All marsupials are mammals but while some mammals give birth as we do and some lay eggs, but marsupials give birth to their young much earlier than either of the other types and raise them to infancy in a handy pouch. This characteristic makes them unique in the animal kingdom and their distribution is also more specific than many other types of animals. The name is most commonly associated with Australia, and indeed many of the mammals living on this continent are marsupials, but they can also be found in South and Central America too. Despite this, the splendid creatures I've selected for this list are all from the bonzer land down under:

5. Tasmanian Devil

I suppose this angry creature is better known as a Warner Bros cartoon character these days but it's actually a mammal about the size of a small dog. Long ago it lived all over Australia but its population was slowly reduced until, as its name implies, it was found only on the large island of Tasmania. Since the late 30's they've been the largest of the carnivorous marsupials but they may not hold that status for too much longer as their numbers have fallen dramatically since the 90's as a result of diseases such as cancer, as well as us stupid humans of course. One reason for this is, or at least was, fear of them due to their ferocity while feeding and the loud screeching noise they make, but more recently it's just been for the usual reasons - for their fur or simply because their presence proves inconvenient.

Friday, 8 February 2013

Arcade Classics #4

Amidar (1981)
By: Konami / Stern Genre: Maze Players: 1 Difficulty: Medium
Featured Version: Arcade First Day Score: ???,??? (one credit)
Also Available For: Atari 2600
Download For: Xbox Live Arcade


Like most of the early arcade classics, Amidar is one that’s been copied and cloned many times over the years. My favourite example is probably Zoom for the MegaDrive (what else!) but, as is often the case with me, it's this and some of the other clones that I'm more familiar with than the original itself. Most of the various versions differ only in their aesthetic properties though - the basic premise is generally the same, and that is simply to turn squares from one colour to another by encircling them! In the case of Amidar, each of the single-screen stages (or 'frames') features a grid viewed from directly overhead and consists of non-evenly-shaped squares, the lines around which feature... coconuts.

Wednesday, 6 February 2013

Arcade Adventures #4

Zillion (1987)
By: Tatsunoko Productions Genre: Arcade Adventure Players: 1 Difficulty: Easy-Medium
Featured Version: Sega Master System
Also Available For: Nothing


The title screen is a more intense red than Betelguese!
I think it must be an indication of my gaming preferences and heritage that I've seldom been able to 'get' some of the most popular computer games that were doing the rounds during the 80's. A great example of that is Impossible Mission - a supremely popular game, mainly on the C64 which I never owned admittedly, but I did later buy a copy of it for Sega's splendid Master System. I found it an enjoyable, though very difficult game, but the puzzle elements caused me great confusion and in the end I'm ashamed to say I gave up on it. If only there was a similar game but with less puzzley puzzle bits... Before long I discovered that there was - Zillion - an unusual title even now in that it isn't an arcade conversion and is exclusive to the MS which meant that not many people had the opportunity to play it. In the opposite scenario to which I usually find myself, however, I did have such an opportunity and I enthusiastically took advantage of it.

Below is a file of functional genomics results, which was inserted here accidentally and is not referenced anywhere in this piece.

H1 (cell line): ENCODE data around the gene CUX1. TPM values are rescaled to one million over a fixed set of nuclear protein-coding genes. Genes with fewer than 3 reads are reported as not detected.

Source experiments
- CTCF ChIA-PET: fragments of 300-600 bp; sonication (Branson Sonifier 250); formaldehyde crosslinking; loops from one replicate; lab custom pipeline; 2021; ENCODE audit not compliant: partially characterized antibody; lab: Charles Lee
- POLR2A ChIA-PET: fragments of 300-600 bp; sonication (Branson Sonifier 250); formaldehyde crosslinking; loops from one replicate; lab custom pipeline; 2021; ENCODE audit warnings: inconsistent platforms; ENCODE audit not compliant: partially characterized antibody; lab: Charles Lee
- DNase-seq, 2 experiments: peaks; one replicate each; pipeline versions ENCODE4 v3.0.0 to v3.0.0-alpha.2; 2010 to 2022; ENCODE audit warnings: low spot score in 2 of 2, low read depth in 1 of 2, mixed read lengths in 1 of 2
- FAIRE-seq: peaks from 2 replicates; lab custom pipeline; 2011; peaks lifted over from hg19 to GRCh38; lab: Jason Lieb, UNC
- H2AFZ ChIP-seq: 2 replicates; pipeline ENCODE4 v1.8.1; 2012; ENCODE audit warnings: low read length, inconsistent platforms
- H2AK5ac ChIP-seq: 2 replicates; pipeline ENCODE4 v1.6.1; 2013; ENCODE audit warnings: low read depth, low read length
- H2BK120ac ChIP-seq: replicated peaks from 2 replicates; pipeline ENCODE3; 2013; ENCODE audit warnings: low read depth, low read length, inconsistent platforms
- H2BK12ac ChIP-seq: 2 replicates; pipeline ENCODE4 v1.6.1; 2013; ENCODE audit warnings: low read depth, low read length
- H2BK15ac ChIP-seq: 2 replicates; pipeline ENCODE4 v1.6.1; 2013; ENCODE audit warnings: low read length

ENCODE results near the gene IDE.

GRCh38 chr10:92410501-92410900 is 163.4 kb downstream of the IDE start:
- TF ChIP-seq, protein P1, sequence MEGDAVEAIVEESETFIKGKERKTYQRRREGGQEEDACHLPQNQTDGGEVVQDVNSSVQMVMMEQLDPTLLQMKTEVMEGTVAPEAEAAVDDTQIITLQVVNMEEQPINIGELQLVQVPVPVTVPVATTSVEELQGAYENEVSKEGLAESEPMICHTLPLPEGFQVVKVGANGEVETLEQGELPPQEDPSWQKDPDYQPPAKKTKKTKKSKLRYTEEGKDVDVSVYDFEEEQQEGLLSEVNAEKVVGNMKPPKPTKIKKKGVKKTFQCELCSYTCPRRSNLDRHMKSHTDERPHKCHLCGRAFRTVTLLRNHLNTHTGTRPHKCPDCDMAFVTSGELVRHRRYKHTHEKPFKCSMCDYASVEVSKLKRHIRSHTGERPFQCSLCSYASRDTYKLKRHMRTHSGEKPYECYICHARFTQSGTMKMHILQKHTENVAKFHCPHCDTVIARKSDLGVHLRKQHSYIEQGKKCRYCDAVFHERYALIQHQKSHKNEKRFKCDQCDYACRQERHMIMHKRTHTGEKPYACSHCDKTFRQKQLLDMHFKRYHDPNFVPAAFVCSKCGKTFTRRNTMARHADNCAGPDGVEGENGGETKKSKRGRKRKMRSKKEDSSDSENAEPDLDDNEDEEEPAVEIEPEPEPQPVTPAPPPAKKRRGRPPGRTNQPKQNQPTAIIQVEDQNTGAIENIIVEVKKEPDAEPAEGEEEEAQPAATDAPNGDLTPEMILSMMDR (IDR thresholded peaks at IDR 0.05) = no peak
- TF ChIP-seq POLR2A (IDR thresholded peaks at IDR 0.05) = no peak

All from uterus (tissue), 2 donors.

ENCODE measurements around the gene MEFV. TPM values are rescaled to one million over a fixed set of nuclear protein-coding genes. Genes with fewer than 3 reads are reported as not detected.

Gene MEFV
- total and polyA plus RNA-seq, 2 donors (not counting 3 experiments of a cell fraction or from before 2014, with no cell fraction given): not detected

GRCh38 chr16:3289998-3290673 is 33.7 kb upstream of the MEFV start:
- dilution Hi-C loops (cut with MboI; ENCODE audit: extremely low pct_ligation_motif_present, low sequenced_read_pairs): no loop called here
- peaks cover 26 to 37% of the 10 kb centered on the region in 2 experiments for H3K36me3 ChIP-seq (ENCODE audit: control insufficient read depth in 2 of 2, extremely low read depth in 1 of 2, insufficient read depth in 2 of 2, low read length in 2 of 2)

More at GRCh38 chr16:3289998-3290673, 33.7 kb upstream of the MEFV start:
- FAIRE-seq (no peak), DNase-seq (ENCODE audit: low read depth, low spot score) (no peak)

Friday, 1 February 2013

Exploring the PlayStation 3

As some of you may already be aware, my time as a gamer was spent on 'current' systems like everyone else right up until my beloved Sega went down as a hardware manufacturer. Indeed, since the untimely demise of their supremely awesome Dreamcast, I've been unable to muster much enthusiasm for any other current systems whether I've liked it or not.

This isn't just because of Sega's absence, obviously - I'm not quite that sad (hopefully!) - I just seem to have gradually been losing interest in them. I think it was a coincidence as much as anything else. It was around that time in my view that the sheer scale of games started exceeding my simple 'short sharp fix' tastes, for one thing. Most of the kind of games released in the 21st century no longer seem to cater for gamers like me. It's not realistic to switch on a PS3 or Xbox 360, have a quick ten minute blast on something, then turn it off again - it would usually take that long to even get to the title screen on most games for these systems, and even then the games themselves usually require hours of attention at a time! Anyway, I'm rambling now - the truth is, I really can't explain why I lost interest in 'modern' gaming, but it is something I've been trying to rectify. I guess I just need that one special game to ensnare me and all the rest will then fall into place...